Shock rocker Alice Cooper and Brian Weymouth, a restaurant consultant, would meet at the Little League games in Phoenix, coach the team and talk about the possibility of Cooper getting in the restaurant business. In December, 1998 Alice Cooper'stown opened in downtown Phoenix, near what was then Bank One Ballpark (now Chase Field) and the America West Arena (now US Airways Center). Named after the Baseball Hall of Fame, Alice Cooper's restaurant is described more as an entertainment complex, with video and sound systems, a video wall, outdoor scoreboard and an outdoor live music stage where impromptu jam sessions are not uncommon. Read my review of Alice Cooper'stown restaurant.
Alice Cooper is not only a rocker, he is an admitted sports fanatic. He has used Alice Cooper'stown to showcase his love of both worlds. Every inch of wall space in this large, open eating establishment is covered with either sports or rock 'n' roll memorabilia. Signed jerseys, autographed balls, opening day tickets, and classic sports photos share the space comfortably with Alice's concert photos, gold records and a fantastic collection of autographed Fender guitars.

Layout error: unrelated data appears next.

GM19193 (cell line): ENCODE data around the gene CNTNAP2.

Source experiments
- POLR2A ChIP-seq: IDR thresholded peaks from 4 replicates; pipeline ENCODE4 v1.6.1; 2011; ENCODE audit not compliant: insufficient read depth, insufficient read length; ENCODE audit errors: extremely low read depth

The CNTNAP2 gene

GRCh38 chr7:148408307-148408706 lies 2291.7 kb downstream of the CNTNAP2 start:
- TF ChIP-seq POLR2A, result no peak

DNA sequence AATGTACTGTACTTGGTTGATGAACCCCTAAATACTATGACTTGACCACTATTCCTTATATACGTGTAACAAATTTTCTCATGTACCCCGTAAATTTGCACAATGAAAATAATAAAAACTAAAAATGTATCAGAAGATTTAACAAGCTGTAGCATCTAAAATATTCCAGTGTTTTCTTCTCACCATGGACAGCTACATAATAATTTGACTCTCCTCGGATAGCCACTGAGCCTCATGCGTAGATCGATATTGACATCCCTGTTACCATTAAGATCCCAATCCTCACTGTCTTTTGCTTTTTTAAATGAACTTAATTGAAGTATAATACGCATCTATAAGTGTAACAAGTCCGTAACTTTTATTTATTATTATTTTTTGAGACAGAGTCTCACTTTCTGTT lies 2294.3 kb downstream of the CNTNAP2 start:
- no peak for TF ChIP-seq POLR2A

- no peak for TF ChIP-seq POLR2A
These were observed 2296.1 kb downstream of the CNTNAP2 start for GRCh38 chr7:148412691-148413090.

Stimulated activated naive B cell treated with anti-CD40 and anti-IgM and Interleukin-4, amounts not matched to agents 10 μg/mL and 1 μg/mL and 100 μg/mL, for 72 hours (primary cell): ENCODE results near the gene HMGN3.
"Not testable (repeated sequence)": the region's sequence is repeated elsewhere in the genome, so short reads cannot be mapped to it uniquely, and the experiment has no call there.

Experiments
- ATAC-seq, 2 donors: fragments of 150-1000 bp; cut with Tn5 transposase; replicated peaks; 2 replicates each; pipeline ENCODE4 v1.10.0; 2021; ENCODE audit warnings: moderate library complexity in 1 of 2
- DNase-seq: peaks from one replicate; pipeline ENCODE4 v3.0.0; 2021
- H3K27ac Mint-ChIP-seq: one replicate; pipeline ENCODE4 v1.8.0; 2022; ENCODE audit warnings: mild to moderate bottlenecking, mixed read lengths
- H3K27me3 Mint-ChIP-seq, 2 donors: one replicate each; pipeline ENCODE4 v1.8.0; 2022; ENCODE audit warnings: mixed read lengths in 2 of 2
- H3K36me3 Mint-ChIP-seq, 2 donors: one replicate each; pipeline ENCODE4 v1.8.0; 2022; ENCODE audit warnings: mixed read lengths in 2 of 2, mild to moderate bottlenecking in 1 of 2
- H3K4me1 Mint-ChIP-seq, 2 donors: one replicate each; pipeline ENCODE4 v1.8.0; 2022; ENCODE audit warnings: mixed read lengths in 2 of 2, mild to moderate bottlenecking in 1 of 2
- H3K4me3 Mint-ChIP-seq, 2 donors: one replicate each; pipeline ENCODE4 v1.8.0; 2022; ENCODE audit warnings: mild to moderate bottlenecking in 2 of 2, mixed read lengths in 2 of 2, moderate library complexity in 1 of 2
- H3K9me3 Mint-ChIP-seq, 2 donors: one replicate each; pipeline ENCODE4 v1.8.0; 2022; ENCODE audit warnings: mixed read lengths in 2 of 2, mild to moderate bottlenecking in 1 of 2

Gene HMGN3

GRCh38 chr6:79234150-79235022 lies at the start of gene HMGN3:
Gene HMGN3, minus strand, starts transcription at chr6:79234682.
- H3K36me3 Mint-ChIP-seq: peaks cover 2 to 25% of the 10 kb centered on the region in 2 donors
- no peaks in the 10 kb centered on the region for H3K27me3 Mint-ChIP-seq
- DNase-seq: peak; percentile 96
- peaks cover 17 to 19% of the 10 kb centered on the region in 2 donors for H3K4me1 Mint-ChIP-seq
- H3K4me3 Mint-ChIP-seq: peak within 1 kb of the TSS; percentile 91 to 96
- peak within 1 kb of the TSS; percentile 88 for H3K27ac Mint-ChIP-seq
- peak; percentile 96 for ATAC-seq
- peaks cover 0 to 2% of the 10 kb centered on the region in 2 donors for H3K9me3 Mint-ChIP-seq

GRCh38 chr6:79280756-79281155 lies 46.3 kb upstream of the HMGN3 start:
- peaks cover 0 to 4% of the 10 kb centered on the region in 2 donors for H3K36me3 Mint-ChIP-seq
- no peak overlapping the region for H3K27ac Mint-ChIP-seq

Clearly Alice Cooper's restaurant was designed to cater to the sports crowd and the strategic location, within two blocks of where five professional sports teams play, was a good choice. The menu is definitely themed for sports, and includes the "Ty Cobb Salad", "Ryne Sanburger" and (don't forget the rock influence) "Megadeth Meatloaf". One of the most popular items on the menu is "The Big Unit". It's a two foot long hot dog that comes with the works. Named after Randy Johnson, the Cy Young Award winning pitcher, formerly with the Arizona Diamondbacks, who is also a partner in the business, sirens go off when someone orders one.
Visiting and local athletes can often be seen enjoying one of the barbecue specials. Alice Cooper, himself, is often there when he isn't away on tour, and does not hesitate to chat with his fans, sign autographs or suggest menu items.